Seek out your holiness and your spirituality in the secular society we live in. A great read is "Orthodox Prayer Life" by Matthew the Poor. Here is a link to the book (not complete) to an online version of the book. This is a good start if you are looking to start living out this life. Father Matthew, before becoming a monk, was a pharmacist and gave up the world to seek out his holiness and spirituality. We do not have to leave the world to do such a thing as he offers great insight to how to live this life out in his book.

I also recommend this blog with the main focus on Orthodox Spirituality. I learned a lot from all the post in this blog and I am sure we can all learn from the posts. Most important beyond the learning is living out what we learn and hear and this blog offers amazing insight to how one can live out this life.
"But the deification (theosis) that the Fathers had in mind does not mean the change of the human nature into a divine one. Rather, it means qualifying human nature for life with God in a communion of love. This is accomplished by lifting the serious barrier that severs the life of man from that of God-namely, sin. This takes place through our ablution and sanctification by the blood of Christ and our partaking of his Body. For this reason, deification-or union in its perfect sense as a life with God-cannot be fulfilled except at the resurrection from the dead. But we have been granted means of grace, commandments, and divine power by which to conquer sin, the world, and the life of this age. We have thus a new door opened before us. Through this door we can have-here and now-a foretaste of the union with God in communion of love and in obedience.-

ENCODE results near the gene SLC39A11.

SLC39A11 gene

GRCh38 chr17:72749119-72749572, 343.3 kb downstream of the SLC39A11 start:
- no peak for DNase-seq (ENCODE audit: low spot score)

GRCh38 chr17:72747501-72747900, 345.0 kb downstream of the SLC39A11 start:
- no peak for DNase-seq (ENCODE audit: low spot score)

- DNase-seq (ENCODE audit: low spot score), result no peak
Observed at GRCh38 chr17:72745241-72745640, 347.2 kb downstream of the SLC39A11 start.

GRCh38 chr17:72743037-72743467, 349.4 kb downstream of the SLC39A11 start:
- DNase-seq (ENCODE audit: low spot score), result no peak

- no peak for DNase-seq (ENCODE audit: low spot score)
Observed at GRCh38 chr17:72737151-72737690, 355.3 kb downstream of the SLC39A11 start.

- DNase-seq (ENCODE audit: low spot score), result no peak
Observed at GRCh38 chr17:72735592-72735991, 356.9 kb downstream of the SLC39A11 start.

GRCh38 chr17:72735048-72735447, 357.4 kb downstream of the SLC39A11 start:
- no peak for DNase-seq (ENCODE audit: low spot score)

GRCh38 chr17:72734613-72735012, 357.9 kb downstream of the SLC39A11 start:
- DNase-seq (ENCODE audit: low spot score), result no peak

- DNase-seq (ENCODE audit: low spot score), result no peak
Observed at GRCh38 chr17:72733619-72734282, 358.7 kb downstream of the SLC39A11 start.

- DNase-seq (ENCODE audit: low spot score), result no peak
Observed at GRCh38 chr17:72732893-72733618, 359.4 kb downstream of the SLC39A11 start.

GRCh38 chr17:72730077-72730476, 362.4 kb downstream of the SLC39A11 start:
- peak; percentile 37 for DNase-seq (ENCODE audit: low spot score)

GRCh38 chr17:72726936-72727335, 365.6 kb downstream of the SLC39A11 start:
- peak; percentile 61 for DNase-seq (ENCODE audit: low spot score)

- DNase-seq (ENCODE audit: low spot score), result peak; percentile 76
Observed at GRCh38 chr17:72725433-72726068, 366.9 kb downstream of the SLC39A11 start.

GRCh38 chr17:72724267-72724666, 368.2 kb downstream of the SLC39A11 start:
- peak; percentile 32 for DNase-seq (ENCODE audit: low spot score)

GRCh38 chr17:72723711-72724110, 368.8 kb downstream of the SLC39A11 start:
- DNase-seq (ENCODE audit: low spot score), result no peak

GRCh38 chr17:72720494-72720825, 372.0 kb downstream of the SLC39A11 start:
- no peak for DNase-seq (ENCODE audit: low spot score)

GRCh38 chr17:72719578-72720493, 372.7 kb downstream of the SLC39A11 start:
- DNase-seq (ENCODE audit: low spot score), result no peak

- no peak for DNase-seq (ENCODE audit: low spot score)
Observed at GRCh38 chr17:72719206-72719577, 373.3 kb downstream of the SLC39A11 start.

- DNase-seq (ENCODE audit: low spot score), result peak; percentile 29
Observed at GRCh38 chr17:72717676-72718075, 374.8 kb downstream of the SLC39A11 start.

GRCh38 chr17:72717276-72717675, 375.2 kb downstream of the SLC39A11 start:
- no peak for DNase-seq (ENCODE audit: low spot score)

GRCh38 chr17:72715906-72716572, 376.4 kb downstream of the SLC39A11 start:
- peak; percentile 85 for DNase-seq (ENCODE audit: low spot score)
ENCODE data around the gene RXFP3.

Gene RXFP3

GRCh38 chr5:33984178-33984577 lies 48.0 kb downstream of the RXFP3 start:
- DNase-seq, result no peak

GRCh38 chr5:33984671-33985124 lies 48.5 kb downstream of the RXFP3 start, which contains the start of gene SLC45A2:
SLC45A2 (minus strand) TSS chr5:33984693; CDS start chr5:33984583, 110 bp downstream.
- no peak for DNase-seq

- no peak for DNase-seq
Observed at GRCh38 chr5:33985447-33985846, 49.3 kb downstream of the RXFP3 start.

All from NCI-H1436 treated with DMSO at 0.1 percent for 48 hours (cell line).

Father Matthew the Poor-Orthodox Prayer Life. 107.

Saturday, October 13, 2012

Every day, Ever hour

Humanity has been caught in the trap of the past and future. Being a student of history I tend to be caught up with the past as well. The past is fascinating because our nature tells us that we must learn from past events in order to repeat them or not to repeat them. However, what we seem to forget that every human is unique in their own special way. No two humans have the same finger prints and this applies to our personality. Instead of living in the past or looking forward to what will happen we must learn to live in the present moment.